Beware the good cop/bad cop routine that we think is being played by central characters at Australia's Reserve Bank.
The Governor, Ian Macfarlane, has played the role of the good cop. He has been encouraging thinking that the big US current account deficit is the "fault" of Asian countries saving too much or investing too little (see chart), which has depressed global interest rates. As Asia and oil producers will continue to save too much in the near-term, financial markets, ever willing to look on the bright side, have revelled in this comparatively calming view.
His story within this bigger picture, though, is more pertinent. On the one hand, he has argued that the recent heights achieved by oil prices will not significantly slow the global economy or raise global inflation.
Thankfully, on the other hand, he has also pointed out that some of the unusual factors that have kept global real and nominal interest rates at such very low levels are beginning to unwind. In particular he named the continuing removal of monetary accommodation in the US and the first steps by China towards currency flexibility as factors that will eventually raise global real interest rates.
We certainly agree with the RBA governor that, internationally, good news far outweighs bad news. Despite - or even because of - the clean-up following hurricanes Katrina and Rita, the US is showing continued prospects of firm growth, though with prospects for longer-term inflation now only "contained", rather than "well contained".
China still booms. Japan's recovery is in train and may surprise on the high side, while Korea's growth resumption is encouraging. Euroland is growing only slowly, but there has to be an exception to the "stronger-for-longer" growth story.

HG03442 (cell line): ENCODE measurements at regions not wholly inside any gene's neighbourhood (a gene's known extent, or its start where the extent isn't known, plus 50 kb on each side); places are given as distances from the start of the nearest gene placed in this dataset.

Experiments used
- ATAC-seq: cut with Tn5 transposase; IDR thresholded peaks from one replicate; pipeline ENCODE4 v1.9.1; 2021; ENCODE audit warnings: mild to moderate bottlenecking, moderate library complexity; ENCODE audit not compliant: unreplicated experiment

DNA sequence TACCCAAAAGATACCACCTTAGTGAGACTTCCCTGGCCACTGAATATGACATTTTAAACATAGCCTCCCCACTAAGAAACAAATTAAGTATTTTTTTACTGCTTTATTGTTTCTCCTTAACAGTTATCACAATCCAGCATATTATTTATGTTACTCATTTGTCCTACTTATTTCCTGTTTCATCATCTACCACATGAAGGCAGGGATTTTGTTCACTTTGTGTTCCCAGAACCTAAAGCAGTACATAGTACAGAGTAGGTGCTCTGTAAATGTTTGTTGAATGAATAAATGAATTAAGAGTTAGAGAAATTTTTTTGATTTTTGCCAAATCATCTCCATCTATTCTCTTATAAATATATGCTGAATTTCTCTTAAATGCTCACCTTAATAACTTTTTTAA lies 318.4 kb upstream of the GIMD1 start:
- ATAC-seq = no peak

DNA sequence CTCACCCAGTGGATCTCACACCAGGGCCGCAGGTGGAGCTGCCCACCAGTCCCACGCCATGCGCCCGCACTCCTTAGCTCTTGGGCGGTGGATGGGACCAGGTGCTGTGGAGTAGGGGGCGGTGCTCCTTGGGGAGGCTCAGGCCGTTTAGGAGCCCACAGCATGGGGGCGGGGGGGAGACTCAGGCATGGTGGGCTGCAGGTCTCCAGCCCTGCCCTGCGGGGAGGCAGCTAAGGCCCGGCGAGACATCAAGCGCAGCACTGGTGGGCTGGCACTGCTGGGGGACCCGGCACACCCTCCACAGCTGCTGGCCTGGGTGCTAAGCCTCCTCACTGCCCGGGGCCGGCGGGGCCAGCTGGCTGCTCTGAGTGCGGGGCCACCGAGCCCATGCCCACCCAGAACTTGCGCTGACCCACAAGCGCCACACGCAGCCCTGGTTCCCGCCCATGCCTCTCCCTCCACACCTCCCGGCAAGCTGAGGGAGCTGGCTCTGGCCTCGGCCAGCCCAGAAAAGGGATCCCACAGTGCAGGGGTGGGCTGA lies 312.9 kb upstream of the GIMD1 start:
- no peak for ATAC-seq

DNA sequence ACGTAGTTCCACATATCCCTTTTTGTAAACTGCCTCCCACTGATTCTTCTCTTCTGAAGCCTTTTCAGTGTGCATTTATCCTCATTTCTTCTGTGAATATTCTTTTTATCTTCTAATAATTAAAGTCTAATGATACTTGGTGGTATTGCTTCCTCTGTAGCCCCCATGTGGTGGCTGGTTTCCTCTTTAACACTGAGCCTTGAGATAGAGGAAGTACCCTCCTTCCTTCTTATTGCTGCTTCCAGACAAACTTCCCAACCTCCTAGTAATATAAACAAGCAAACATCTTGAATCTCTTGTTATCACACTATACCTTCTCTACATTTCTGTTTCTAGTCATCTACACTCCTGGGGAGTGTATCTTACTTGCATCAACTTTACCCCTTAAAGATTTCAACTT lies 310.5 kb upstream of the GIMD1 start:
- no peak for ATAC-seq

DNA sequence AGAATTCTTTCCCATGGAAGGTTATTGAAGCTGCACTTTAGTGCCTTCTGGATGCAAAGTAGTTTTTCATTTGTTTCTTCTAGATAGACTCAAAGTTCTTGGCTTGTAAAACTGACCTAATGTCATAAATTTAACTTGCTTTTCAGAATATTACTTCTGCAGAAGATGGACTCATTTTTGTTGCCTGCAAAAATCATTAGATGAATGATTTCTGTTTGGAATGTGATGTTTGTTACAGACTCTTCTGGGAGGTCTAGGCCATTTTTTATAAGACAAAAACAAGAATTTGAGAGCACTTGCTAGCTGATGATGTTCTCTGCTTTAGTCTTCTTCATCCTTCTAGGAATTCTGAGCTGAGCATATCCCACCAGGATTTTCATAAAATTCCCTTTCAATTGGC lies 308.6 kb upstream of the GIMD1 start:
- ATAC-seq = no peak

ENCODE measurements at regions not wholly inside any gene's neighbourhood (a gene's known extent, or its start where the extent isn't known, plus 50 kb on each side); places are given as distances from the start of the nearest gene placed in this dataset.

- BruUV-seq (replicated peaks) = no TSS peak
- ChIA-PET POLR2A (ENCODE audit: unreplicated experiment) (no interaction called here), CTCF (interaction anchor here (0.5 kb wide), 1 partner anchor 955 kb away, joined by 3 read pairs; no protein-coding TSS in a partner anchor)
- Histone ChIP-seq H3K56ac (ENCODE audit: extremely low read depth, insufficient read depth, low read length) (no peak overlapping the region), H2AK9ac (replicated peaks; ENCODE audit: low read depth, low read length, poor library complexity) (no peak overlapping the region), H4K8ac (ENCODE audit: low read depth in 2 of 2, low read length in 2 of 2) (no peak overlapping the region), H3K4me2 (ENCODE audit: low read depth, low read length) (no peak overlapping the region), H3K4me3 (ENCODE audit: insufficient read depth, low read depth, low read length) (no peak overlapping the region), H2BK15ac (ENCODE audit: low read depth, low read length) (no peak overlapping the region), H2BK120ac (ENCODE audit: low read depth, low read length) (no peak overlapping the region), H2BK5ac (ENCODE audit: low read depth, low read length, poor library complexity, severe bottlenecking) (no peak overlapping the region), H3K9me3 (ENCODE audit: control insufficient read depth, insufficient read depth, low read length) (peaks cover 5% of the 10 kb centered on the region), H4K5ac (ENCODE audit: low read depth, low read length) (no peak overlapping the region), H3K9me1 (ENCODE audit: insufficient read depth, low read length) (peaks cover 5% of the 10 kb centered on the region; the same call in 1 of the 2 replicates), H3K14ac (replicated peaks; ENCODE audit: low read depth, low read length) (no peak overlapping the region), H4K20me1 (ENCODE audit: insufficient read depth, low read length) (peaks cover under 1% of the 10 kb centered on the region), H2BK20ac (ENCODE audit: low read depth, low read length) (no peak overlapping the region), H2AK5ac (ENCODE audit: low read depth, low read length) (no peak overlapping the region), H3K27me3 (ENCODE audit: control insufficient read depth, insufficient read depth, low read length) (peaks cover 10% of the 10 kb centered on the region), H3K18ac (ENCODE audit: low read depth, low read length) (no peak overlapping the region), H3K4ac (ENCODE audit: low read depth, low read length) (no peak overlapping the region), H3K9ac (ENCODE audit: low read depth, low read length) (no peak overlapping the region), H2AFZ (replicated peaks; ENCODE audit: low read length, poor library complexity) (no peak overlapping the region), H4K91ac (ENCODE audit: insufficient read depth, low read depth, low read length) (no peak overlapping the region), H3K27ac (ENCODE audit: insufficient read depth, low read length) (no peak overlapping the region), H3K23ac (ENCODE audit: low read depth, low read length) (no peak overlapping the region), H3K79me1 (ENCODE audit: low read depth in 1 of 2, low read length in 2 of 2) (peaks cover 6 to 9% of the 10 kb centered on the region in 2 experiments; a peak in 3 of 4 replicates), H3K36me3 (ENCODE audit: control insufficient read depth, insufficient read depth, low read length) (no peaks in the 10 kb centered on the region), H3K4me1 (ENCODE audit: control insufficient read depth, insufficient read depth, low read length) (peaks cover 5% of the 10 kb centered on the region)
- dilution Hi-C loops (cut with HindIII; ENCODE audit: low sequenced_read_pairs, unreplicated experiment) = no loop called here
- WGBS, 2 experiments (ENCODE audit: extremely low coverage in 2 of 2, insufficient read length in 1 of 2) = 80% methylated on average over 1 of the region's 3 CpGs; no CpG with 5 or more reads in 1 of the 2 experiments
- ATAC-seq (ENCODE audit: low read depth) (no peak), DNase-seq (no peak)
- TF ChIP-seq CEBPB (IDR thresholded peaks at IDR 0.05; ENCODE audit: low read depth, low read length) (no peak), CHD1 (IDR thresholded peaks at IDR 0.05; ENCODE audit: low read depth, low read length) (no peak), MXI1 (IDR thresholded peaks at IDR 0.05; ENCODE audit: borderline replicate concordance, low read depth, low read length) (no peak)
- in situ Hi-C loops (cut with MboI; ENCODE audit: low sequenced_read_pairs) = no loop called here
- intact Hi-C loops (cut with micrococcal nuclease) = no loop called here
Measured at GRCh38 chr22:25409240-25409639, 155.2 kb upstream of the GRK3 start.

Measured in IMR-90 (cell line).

We also agree that, after the US Fed's last interest rate hike, it sees its funds rate - 3.75 per cent - as too low. We envisage the funds rate will be 4.5 per cent by mid-2006, after Mr Greenspan retires next January. The role of bad cop falls to the governor's deputy Glenn Stevens. He is speaking next Tuesday to business in a Tasmanian casino.
In this tag-team act, he will have to take the strong global growth from Mr Macfarlane's speech and discuss the Australian implications.
He is likely to find Australia's labour market tight (notwithstanding job vacancies fading), wage growth is edging up (especially to attract city folk to mining) and productivity is edging lower. Not enough spare capacity has been created by the housing sector slowdown, and the economy overall is reviving.
The exchange rate has also weakened as the US has raised interest rates, at the margin adding to import costs. These factors are beginning to raise the core rate of inflation. Worryingly, as all motorists are too aware, high oil prices are also raising the headline rate of inflation.
In a move that should give special impetus to his concerns, the TD Securities Melbourne Institute monthly index of inflation shot up to 3.4 per cent in September, above the ceiling of the 2-3 per cent target range for the annual increase in consumer prices set by agreement between the Treasurer and the RBA governor.
Mr Stevens is going to have to be as brutally honest as he can be about the problem. Oil price rises have been sustained for too long, and are now inevitably creeping into second round effects. Our central bank can hardly hide behind the hope that oil prices will soon fall, as such "forecasts" in the recent past have been very wrong. Oil supply is easily disrupted while oil demand seems set to remain strong. Instead he has to go with what is priced into the financial market for oil, which is high cost through 2006.
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